Flori is a 15-year-old who enjoys taking selfies on Instagram and posting videos on TikTok, but she’s not real.
The teen is actually a 38-year-old mom of three determined to catch online sex offenders.
The child advocate, whose real name is Roo Powell, is chronicling how she stops predators who are looking to lure minors in a discovery+ docuseries, “Undercover Underage.” The show follows Powell’s team as it works in collaboration with law enforcement to detect predators before they realize Powell isn’t who she claims to be.
“For us, raising awareness is so important,” Powell told Fox News on her decision to launch the six-part series. “I’ve been working in the tech space, and we have seen a lot of predators online. And when the pandemic started, more kids were online and, as a result, more perpetrators. It felt like there wasn’t enough being done, and it also seemed like uncharted territory. We were not raised with phones in our hands. So it felt like there needed to be a stronger effort to tackle this issue.”
Powell is the founder of SOSA (Safe from Online Sex Abuse), a nonprofit that supports abuse survivors, spearheads child abuse prevention initiatives and advocates for a safer internet.
“It sounds alarming, but I do think people are just unaware of how bad the issue is,” she said.
“Undercover Underage” has already been compared to Chris Hansen’s “To Catch a Predator,” in which the host famously says, “Why don’t you have a seat?’ to men arriving at a sting house looking to meet minors they’ve contacted online. That Dateline series aired from 2004 until 2007. But Powell stressed that her team’s approach is different.
The crew first creates a fictitious, underage persona living in a different city across the country. Powell will then enter chatrooms specifically for teenagers. Sometimes predators waste no time sending a private message to one of her profiles. Once an adult engages with Powell’s decoy, she communicates with the individual via texts, calls and even video chats to gather as much information as possible about their real identities. During the process, Powell is filmed from a staged bedroom. She also uses a variety of lighting, wigs and filters to hide her real age and appear more youthful.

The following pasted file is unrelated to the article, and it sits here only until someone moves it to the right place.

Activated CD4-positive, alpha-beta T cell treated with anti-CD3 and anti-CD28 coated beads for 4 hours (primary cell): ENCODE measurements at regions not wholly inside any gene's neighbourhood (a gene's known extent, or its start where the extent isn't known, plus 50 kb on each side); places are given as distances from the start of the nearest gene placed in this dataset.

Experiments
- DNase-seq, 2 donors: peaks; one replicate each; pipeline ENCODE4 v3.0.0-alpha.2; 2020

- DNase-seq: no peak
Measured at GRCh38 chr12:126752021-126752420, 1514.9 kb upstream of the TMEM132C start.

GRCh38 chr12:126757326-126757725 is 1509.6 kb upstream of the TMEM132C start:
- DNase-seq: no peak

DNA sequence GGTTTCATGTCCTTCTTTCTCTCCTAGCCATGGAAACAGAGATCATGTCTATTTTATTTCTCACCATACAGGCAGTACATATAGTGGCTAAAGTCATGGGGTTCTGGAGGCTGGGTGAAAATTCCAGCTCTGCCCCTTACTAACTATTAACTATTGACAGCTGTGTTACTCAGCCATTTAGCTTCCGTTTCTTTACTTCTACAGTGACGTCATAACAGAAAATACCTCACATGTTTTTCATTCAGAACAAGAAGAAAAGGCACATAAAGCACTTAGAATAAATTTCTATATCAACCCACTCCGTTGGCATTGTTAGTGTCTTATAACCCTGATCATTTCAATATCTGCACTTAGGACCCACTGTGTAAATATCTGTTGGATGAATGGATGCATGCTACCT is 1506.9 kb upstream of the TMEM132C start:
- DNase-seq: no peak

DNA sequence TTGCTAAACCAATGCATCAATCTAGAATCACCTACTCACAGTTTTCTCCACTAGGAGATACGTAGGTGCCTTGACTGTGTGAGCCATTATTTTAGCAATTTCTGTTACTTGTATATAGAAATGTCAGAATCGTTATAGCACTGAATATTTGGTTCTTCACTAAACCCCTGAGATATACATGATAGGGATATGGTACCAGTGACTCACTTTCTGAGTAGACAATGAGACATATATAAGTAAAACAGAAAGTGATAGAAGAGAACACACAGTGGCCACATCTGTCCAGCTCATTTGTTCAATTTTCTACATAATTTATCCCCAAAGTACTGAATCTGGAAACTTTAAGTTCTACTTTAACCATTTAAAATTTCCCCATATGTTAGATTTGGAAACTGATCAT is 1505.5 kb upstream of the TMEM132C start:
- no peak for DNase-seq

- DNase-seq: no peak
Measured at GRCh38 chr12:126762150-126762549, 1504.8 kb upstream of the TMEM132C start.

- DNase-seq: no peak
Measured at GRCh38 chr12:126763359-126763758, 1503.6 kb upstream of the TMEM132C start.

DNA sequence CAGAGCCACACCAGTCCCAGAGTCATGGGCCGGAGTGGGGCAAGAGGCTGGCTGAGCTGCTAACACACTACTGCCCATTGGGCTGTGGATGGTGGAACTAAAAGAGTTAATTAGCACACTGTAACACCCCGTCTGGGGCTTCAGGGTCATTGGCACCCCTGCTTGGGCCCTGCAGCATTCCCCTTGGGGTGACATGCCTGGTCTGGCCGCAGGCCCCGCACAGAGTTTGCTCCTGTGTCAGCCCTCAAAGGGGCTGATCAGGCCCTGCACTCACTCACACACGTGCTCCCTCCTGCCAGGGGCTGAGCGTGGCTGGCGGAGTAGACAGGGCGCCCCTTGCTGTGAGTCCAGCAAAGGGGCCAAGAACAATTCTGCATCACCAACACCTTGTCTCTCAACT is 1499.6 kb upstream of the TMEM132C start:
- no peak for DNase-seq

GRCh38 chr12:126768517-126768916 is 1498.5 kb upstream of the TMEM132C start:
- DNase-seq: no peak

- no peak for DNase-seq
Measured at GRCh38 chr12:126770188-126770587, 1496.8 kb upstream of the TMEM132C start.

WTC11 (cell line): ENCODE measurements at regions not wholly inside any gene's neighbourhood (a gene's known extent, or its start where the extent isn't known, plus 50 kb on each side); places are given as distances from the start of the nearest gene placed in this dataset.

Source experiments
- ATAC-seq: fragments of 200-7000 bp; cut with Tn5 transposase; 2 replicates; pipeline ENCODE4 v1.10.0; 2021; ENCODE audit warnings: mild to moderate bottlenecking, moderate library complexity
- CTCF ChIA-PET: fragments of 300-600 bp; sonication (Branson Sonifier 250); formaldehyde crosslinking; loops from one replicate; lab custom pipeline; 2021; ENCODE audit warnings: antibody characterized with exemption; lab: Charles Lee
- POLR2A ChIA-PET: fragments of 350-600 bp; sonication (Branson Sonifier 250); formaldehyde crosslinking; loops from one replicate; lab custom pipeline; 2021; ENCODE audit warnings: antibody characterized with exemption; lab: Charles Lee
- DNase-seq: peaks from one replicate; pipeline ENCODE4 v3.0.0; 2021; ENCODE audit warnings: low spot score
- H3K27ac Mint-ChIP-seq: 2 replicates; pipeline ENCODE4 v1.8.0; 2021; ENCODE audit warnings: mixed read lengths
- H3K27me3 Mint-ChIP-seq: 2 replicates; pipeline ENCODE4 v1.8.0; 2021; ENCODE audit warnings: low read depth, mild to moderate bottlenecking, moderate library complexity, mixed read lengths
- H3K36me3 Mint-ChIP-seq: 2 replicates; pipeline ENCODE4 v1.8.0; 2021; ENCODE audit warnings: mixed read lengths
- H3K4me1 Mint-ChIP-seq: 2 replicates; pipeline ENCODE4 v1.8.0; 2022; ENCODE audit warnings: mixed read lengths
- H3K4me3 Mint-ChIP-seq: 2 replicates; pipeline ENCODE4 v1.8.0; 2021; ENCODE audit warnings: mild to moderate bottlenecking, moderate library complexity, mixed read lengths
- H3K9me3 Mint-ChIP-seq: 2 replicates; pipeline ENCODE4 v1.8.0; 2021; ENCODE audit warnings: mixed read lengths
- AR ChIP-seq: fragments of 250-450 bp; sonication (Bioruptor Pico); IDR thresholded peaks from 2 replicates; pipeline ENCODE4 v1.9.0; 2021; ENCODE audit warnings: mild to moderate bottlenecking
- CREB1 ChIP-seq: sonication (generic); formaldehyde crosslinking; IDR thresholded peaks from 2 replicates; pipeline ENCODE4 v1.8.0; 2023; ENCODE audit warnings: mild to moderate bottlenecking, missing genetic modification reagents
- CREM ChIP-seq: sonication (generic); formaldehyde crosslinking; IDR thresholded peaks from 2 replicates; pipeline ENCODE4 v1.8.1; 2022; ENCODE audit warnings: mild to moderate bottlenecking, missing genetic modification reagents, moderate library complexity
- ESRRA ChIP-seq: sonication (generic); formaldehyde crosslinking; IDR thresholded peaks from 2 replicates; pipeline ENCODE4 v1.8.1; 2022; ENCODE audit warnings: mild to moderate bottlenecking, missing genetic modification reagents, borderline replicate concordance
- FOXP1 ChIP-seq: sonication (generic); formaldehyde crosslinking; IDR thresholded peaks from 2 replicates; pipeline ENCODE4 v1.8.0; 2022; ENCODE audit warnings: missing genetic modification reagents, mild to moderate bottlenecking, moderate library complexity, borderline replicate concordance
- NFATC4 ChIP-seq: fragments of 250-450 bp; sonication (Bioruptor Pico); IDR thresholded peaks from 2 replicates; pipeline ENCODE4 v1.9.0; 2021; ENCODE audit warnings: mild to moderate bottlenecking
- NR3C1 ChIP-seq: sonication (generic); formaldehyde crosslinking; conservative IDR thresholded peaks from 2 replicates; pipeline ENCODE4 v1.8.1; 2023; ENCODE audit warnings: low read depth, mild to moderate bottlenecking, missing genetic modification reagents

Every adult who makes contact is explicitly told they are speaking to an underage girl, allowing them to cease communication at any point. However, many still choose to proceed with explicit exchanges. The suspected predators, ranging from school employees to high-profile community figures, have their own fake identities online to avoid getting caught. But once SOSA discovers enough information and makes an identification, it turns over its findings to local law enforcement. Norwalk Police Department Detective Mark Suda, who poses as Powell’s Uber driver in the series, is also on site to discuss the legal ramifications of Powell’s work.
Since these cases are ongoing investigations, the faces of the alleged predators are blurred in the series. Their voices and names are also changed.
“We can’t just take a picture, put it on Instagram and see what happens,” Powell explained. “Every teenage girl — a real girl — has a very layered life. I have a teenage daughter, and she has friends, favorite classes and extracurricular activities. So when we build a teenage decoy, we have to give her that same layered life. She has an astrological sign, a favorite color, a pet with a name – all the things that make her a believable person. She’s tweeting a certain way, posting photos a certain way and making TikToks a certain way. That’s when the messages come in.”